I suppose it's possible, though I rather doubt it... Unless something in the water caused something wrong internally, but I still rather doubt it. Pineconing is not the first sign of something wrong; it's caused by a build up of fluids or swelling internally, causing the scales to press up/out. An internal infection or kidney failure can be occurring for some time before this.
    The stress of moving could've made him vulnerable, too. Who knows.

    Fish foods usually don't, but I think the general consensus is to throw out food after 3 months or so to be safe. Constantly opening and closing the packaging or container means lots of opportunities for air and other potential contaminants to enter the food, and since the food contains meats such as fish, it's possible for food to go bad. I personally don't follow this rule, and I know I'm potentially risking the fish... But it seems like a waste to me, one I can't really afford.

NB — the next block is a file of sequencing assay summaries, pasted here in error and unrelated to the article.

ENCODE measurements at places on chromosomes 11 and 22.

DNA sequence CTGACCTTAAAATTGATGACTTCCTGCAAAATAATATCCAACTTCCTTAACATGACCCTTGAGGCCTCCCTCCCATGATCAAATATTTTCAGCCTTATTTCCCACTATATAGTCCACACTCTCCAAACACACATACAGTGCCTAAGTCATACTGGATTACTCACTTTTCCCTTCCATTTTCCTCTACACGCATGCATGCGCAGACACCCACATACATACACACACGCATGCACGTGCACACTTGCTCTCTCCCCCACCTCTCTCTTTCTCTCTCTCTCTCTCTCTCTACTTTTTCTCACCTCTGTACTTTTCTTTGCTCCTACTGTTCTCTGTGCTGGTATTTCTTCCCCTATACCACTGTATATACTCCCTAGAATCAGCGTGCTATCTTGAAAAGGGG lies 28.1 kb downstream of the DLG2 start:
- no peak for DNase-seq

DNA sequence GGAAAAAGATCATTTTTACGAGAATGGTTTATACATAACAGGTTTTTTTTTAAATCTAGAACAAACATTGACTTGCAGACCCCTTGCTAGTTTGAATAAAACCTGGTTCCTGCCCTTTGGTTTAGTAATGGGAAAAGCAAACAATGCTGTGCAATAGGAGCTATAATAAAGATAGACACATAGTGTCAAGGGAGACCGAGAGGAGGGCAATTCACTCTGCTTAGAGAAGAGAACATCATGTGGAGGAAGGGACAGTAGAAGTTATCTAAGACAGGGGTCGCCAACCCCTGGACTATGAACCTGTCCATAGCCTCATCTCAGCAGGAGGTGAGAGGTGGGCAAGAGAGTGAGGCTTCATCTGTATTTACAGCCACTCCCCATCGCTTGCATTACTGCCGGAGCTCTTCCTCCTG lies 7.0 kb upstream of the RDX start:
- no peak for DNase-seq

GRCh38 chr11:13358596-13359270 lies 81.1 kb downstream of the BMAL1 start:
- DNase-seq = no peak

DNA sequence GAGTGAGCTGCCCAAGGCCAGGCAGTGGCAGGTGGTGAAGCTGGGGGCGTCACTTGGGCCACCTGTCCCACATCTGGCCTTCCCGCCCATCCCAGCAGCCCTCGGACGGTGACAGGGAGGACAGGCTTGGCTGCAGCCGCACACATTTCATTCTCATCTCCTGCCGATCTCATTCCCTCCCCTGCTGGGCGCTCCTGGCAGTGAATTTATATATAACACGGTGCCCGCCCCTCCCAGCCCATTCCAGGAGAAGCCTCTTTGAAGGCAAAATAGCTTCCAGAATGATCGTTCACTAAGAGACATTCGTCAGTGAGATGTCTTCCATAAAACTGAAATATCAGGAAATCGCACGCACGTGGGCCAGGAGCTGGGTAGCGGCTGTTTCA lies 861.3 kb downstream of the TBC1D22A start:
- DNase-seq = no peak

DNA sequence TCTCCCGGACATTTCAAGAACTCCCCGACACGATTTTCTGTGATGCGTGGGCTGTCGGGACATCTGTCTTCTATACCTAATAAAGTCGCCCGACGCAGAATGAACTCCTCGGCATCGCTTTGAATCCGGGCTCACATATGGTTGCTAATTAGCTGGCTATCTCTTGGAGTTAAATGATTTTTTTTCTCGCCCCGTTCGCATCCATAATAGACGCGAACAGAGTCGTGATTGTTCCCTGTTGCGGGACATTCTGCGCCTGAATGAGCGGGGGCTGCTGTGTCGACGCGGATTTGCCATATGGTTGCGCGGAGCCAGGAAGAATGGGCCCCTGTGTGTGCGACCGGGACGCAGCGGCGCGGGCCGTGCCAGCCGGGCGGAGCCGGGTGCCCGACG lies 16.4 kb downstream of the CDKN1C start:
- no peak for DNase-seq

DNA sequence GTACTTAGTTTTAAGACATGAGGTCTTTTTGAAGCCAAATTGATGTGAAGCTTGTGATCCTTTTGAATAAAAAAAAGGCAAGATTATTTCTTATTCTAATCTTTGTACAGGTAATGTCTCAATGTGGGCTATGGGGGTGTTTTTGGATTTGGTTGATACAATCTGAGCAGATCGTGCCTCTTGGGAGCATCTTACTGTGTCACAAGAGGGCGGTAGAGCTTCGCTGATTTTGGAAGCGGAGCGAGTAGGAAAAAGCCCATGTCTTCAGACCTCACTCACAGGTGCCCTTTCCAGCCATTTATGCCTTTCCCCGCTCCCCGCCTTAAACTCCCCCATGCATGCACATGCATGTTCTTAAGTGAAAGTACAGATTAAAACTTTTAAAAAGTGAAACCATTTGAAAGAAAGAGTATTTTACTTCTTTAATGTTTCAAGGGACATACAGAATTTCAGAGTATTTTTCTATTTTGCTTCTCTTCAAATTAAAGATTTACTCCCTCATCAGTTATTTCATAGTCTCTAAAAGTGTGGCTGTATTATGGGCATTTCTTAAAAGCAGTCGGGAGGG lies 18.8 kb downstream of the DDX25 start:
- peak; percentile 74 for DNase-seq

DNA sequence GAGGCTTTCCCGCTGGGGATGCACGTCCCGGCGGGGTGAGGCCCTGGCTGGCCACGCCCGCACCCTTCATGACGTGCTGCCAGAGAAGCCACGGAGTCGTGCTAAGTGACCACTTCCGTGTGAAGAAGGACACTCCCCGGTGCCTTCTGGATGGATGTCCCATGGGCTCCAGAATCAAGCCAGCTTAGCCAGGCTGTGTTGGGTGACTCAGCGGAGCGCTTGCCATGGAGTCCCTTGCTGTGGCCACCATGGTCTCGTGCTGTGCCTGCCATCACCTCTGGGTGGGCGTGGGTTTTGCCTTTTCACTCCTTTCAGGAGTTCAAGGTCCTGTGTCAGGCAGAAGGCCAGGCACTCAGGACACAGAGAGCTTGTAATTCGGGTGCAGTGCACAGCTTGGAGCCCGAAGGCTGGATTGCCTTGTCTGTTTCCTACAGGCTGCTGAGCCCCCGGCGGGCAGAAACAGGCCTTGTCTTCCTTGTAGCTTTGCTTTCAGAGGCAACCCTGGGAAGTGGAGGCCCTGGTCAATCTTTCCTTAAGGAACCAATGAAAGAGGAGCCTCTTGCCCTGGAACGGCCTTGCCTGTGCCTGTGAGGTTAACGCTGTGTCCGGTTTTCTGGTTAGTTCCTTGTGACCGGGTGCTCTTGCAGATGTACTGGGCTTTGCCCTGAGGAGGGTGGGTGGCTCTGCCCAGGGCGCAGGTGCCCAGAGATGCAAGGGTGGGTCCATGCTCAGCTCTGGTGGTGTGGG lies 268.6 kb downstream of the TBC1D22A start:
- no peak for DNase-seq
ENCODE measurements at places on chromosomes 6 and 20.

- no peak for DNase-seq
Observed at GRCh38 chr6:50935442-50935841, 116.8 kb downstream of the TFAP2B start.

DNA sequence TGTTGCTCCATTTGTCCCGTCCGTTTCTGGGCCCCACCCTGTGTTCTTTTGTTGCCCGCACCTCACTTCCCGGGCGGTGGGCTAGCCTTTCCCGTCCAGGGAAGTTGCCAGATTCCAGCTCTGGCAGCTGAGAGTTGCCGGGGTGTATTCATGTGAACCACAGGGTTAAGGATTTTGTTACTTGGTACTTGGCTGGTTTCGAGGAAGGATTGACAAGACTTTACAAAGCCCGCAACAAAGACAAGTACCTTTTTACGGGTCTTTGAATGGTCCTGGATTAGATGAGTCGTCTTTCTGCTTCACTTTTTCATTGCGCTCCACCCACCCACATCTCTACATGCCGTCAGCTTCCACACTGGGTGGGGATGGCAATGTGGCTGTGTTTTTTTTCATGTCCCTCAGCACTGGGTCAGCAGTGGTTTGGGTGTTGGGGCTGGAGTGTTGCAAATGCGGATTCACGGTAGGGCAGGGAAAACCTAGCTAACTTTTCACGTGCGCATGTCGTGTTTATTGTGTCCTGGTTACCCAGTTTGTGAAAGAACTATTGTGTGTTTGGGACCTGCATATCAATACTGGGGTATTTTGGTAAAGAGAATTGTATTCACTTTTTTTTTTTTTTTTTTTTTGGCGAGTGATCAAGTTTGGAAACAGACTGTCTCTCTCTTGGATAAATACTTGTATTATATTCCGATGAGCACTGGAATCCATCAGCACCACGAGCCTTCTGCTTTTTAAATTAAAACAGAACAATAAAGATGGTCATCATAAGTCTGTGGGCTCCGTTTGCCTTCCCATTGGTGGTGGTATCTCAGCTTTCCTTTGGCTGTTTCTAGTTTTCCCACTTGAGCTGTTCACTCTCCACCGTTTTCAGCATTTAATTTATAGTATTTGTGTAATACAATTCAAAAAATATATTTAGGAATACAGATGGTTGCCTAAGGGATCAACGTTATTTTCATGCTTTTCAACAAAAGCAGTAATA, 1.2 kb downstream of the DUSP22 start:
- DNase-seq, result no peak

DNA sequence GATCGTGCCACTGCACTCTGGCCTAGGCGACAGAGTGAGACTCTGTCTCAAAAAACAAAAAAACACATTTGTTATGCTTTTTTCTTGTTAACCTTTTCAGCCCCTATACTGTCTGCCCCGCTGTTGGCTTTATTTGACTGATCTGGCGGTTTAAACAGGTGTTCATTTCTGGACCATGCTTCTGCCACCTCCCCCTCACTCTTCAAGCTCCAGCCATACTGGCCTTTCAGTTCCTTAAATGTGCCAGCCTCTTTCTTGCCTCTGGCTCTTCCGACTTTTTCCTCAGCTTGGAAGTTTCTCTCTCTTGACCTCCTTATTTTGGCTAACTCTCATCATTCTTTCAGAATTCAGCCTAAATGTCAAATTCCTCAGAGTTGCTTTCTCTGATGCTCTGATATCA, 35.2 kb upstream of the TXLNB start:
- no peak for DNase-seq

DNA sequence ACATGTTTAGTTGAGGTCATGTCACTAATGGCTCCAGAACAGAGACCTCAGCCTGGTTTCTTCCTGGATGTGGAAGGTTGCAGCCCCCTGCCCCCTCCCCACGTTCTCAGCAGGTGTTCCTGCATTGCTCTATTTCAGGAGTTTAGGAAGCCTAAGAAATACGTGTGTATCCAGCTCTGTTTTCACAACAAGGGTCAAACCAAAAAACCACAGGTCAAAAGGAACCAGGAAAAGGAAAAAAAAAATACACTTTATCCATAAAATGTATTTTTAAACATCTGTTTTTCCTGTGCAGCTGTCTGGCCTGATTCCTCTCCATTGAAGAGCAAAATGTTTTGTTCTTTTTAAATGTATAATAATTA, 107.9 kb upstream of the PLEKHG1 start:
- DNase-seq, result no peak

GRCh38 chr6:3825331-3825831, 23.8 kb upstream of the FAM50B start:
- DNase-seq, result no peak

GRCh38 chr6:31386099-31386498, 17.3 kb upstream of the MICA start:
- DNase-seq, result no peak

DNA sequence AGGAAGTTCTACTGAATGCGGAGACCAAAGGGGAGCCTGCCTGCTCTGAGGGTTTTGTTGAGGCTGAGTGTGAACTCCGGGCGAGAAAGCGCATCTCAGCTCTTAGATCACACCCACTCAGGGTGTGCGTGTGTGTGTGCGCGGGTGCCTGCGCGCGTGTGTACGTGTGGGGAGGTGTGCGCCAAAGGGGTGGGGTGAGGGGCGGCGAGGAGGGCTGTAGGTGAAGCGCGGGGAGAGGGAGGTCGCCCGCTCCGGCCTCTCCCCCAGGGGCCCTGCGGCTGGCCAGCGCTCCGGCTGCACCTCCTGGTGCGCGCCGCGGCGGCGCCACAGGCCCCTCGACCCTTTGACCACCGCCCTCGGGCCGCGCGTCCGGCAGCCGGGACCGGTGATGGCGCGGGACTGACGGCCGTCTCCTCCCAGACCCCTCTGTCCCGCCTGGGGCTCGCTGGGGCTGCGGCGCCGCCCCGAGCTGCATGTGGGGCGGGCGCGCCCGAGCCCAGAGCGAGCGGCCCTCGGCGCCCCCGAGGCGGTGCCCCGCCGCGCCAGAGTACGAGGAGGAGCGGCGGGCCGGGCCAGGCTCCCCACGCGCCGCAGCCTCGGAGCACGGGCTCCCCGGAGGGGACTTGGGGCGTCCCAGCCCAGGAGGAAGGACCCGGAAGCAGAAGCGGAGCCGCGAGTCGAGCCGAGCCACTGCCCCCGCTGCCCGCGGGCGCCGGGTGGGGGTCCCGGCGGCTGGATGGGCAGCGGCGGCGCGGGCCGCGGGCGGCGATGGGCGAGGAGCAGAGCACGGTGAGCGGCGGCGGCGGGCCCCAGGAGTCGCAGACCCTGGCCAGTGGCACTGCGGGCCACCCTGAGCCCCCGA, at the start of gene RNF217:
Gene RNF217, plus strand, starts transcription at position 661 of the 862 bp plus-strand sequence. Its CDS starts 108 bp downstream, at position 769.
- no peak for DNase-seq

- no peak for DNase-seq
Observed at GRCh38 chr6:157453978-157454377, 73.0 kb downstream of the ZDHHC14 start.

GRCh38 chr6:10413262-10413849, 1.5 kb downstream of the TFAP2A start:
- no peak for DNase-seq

Although it's optional, I do recommend feeding more of a variety of foods, not just those one pellets. Fish really enjoy it, just like we do, plus it helps ensure they get different nutrients and nutrient sources. Frozen foods may be a bit much for just a few fish, but it's an option. Freezedried bloodworms and things like that, once soaked, are good as well. Even just different pellets. Take a look at the ingredients. Many foods are full of "fillers," or things that don't provide much to their diet. You don't want a bunch of things like wheat, yeast, corn, other grains and whatnot in the beginning of the list, as that means that's primarily what the food is made of.